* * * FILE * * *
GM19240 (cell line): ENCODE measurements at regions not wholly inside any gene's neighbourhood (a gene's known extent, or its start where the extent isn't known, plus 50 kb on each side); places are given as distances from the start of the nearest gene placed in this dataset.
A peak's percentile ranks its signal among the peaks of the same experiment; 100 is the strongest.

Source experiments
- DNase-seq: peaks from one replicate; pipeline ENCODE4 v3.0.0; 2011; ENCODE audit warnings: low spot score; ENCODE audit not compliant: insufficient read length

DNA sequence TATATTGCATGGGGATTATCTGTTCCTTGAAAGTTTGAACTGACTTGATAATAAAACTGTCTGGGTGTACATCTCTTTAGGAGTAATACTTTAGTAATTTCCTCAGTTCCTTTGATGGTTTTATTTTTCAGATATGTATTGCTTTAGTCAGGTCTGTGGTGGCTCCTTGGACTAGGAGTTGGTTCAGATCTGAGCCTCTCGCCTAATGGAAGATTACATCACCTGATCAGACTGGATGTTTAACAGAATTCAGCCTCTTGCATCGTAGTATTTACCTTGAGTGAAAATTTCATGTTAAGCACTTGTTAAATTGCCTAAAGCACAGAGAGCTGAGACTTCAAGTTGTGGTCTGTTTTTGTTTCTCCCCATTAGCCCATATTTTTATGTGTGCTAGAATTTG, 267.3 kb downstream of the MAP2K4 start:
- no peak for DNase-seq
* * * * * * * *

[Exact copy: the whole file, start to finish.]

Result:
GM19240 (cell line): ENCODE measurements at regions not wholly inside any gene's neighbourhood (a gene's known extent, or its start where the extent isn't known, plus 50 kb on each side); places are given as distances from the start of the nearest gene placed in this dataset.
A peak's percentile ranks its signal among the peaks of the same experiment; 100 is the strongest.

Source experiments
- DNase-seq: peaks from one replicate; pipeline ENCODE4 v3.0.0; 2011; ENCODE audit warnings: low spot score; ENCODE audit not compliant: insufficient read length

DNA sequence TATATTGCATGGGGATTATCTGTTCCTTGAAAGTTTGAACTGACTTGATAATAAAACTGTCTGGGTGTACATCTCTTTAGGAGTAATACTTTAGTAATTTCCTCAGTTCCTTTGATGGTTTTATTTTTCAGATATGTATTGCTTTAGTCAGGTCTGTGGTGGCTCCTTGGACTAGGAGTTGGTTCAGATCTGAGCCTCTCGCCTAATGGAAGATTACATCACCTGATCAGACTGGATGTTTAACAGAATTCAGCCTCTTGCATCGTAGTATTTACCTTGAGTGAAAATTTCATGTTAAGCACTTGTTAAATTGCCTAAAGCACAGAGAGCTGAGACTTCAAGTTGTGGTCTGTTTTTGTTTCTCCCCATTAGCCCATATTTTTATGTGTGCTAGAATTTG, 267.3 kb downstream of the MAP2K4 start:
- no peak for DNase-seq